How to Remove Fuel Line Fittings

by Don Bowman

There are three commonly used fuel fittings on late model vehicles. Two of the fittings use an expandable piece to hold the fuel line end secure, and the third uses a threaded connector. Before removing a fuel line, it is necessary to depressurize the system. Fuel lines carry far more pressure with fuel injection than the older carburetor-based fuel lines.

Install the spring lock remover tool onto the fuel line with the long end of the tool that fits over the fuel line facing toward the spring lock. Push the tool, forcing the end to slide under the spring and expanding it sufficiently to allow the other end of the fuel line to be pulled out of the spring lock.

Remove the white plastic insert snap-locks by depressing the two plastic tabs that protrude through openings in the plastic end of the fuel line. When inspecting the fuel line connection, one side of the connector will be black plastic with square openings. On the inside of the connection, a white plastic snap with tabs can be seen. The tabs can be seen protruding through the openings. These tabs must be squeezed in so as to raise the locking end of the snap enough to clear the raised lip of the opposite fuel line end. Use the pliers to squeeze the upper and lower tab simultaneously and the opposite fuel line can be pulled out.

Remove the threaded connection fuel line with two wrenches. One wrench holds the male-threaded section while another wrench is used to unscrew the female end of the fuel line connection.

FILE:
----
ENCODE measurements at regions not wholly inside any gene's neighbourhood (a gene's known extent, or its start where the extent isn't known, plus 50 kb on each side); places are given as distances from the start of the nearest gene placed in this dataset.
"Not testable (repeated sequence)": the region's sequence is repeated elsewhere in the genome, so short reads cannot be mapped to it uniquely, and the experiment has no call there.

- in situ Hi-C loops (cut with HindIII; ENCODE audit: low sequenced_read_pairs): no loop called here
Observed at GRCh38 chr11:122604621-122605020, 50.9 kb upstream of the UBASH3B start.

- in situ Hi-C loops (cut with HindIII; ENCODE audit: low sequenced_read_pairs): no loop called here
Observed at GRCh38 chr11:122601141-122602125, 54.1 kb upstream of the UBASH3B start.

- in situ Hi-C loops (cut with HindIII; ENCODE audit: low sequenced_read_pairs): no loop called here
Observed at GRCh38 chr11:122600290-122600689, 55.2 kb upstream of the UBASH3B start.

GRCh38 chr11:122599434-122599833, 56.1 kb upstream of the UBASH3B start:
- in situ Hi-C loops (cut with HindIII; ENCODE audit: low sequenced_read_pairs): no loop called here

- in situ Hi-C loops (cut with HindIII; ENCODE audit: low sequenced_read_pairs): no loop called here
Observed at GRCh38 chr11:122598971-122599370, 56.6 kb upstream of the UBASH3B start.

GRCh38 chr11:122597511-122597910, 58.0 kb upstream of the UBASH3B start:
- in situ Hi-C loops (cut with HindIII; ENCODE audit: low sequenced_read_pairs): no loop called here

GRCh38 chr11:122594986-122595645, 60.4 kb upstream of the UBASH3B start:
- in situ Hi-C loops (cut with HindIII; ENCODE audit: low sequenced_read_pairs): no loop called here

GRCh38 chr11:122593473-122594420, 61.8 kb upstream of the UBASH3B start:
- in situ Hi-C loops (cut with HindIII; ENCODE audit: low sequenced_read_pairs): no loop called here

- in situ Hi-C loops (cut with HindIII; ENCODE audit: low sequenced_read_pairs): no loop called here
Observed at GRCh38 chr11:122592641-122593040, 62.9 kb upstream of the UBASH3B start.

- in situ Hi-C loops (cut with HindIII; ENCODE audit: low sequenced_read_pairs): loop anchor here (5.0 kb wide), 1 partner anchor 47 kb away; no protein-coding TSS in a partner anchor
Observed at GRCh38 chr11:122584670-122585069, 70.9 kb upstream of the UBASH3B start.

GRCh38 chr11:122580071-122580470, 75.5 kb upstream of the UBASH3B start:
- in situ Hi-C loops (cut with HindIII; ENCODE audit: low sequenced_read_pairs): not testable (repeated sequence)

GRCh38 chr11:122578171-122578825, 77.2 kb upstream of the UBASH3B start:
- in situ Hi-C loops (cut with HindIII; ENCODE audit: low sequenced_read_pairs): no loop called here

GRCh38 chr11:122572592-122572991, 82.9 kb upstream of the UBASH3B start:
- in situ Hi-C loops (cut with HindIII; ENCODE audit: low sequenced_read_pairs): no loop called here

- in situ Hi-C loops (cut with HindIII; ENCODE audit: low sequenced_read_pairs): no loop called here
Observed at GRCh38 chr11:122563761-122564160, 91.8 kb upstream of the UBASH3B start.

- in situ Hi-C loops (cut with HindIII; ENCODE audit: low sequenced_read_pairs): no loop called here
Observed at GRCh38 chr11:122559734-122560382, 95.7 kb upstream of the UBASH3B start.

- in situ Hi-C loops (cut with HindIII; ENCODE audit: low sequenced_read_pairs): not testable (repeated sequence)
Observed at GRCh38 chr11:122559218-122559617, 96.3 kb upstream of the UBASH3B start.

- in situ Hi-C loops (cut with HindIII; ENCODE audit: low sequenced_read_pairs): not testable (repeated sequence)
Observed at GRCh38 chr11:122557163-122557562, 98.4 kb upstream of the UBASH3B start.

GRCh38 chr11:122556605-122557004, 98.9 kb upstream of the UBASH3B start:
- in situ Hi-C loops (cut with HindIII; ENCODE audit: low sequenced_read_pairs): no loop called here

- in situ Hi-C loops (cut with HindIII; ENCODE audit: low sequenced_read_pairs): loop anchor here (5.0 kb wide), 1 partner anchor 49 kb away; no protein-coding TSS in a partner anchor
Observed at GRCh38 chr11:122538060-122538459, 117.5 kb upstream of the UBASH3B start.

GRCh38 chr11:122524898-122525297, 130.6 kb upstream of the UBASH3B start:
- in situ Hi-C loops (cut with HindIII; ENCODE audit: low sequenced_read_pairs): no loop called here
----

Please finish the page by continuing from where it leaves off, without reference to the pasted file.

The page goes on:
• check Removing spring lock fittings requires a special tool to release the spring lock. There are generally only three sizes of fuel lines being used with spring locks. A spring-lock fuel line can be identified by a round housing around one end of the fuel line that houses a circular spring. The other end of the line is straight with only a defining raised lip--approximately ½ inch from the end. When the two are pushed together, the spring expands to allow the lip on the other end of the line to pass, and then springs back to a tighter position. This locks the two in place.

Items you will need

About the Author

Don Bowman has been writing for various websites and several online magazines since 2008. He has owned an auto service facility since 1982 and has over 45 years of technical experience as a master ASE tech. Bowman has a business degree from Pennsylvania State University and was an officer in the U.S. Army (aircraft maintenance officer, pilot, six Air Medal awards, two tours Vietnam).

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